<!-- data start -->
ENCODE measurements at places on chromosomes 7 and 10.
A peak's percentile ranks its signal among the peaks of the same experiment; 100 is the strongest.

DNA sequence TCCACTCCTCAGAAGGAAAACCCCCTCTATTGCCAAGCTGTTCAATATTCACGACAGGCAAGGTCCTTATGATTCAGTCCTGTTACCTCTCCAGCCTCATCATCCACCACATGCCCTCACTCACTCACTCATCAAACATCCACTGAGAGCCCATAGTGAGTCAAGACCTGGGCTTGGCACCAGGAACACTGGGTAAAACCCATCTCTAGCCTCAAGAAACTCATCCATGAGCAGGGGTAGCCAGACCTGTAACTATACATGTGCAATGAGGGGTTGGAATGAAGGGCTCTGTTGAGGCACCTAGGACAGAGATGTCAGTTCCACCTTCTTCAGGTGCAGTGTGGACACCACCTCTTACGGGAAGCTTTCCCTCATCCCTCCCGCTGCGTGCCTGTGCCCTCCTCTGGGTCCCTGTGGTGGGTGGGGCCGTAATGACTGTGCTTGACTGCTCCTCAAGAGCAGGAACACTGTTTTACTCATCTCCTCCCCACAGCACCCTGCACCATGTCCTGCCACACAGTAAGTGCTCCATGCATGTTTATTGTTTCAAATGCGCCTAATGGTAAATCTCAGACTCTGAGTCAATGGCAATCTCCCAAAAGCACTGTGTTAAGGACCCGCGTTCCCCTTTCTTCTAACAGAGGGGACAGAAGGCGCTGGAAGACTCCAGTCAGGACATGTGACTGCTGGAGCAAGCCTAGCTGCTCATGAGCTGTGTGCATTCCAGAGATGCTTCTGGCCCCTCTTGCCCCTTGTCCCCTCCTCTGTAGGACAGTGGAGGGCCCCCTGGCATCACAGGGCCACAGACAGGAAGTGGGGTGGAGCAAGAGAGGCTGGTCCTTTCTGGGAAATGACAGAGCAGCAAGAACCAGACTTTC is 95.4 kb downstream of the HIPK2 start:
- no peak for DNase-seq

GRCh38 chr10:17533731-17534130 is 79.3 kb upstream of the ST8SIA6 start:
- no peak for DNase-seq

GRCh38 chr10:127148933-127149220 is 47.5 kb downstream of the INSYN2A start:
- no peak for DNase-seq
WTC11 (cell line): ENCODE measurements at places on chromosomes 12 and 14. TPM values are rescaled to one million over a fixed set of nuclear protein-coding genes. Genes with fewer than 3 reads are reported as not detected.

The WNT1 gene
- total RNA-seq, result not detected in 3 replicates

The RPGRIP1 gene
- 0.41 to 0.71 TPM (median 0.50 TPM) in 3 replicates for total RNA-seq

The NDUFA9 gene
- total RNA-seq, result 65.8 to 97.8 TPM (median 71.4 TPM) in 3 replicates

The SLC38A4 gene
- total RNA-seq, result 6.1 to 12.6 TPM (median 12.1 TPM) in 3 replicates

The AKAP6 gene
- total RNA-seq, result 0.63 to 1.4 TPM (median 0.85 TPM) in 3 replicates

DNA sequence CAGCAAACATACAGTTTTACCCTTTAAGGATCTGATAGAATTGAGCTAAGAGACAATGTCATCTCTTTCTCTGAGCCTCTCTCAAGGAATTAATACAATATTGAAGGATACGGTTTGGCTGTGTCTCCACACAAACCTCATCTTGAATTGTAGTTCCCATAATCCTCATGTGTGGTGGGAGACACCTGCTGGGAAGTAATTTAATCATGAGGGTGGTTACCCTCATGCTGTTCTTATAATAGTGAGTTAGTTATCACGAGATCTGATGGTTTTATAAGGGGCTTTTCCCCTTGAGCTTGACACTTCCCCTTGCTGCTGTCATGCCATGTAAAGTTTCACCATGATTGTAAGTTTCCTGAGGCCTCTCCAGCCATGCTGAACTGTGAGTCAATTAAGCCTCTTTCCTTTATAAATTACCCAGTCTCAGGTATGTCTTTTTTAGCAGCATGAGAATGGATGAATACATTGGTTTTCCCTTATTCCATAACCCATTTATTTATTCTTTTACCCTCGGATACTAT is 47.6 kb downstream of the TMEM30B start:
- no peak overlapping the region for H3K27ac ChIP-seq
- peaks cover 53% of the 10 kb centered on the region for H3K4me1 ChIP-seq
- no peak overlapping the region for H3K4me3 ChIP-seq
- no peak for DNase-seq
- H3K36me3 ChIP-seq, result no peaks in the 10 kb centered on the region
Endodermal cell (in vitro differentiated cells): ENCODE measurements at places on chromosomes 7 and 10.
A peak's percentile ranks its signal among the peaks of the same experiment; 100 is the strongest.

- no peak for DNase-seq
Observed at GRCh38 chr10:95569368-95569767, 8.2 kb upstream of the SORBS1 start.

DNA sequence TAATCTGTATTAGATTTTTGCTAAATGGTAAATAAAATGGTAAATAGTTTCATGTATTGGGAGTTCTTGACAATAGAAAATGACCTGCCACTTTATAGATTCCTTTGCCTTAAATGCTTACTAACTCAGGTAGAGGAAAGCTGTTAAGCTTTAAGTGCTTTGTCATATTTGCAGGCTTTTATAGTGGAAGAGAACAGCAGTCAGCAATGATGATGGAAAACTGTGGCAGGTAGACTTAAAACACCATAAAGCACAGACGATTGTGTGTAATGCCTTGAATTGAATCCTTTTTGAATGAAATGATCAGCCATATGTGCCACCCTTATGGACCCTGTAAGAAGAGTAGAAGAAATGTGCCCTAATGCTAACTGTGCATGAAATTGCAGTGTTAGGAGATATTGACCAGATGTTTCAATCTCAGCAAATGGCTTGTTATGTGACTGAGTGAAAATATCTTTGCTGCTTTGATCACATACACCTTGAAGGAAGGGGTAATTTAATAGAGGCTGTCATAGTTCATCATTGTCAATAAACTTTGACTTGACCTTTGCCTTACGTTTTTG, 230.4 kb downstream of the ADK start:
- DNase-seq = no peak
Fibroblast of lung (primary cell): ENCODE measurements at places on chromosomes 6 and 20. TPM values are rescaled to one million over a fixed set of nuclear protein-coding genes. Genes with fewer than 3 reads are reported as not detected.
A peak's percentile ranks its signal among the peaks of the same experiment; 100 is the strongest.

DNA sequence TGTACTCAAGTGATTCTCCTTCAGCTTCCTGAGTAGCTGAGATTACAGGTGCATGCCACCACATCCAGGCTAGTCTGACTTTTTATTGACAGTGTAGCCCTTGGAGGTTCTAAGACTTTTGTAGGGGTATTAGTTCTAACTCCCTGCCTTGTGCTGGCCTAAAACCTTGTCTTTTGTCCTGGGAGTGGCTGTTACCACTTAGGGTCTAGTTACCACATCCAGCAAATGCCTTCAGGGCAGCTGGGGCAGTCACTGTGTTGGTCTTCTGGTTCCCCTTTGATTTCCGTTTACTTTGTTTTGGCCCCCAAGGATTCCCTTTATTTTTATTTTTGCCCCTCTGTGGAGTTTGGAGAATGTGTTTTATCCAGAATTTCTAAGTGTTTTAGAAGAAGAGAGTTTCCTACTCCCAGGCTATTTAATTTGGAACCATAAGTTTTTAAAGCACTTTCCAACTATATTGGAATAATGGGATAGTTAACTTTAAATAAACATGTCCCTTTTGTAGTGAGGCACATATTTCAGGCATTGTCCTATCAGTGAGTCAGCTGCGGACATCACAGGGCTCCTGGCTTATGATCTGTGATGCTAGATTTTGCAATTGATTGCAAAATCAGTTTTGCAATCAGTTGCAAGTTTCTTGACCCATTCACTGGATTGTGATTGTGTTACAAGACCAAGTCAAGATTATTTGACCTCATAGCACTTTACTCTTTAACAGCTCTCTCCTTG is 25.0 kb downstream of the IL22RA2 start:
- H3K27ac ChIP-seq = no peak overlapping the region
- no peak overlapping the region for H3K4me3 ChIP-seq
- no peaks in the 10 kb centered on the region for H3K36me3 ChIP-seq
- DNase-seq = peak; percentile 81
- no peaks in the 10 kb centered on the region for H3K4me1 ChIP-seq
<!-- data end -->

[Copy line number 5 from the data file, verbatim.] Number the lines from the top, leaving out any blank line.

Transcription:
GRCh38 chr10:17533731-17534130 is 79.3 kb upstream of the ST8SIA6 start: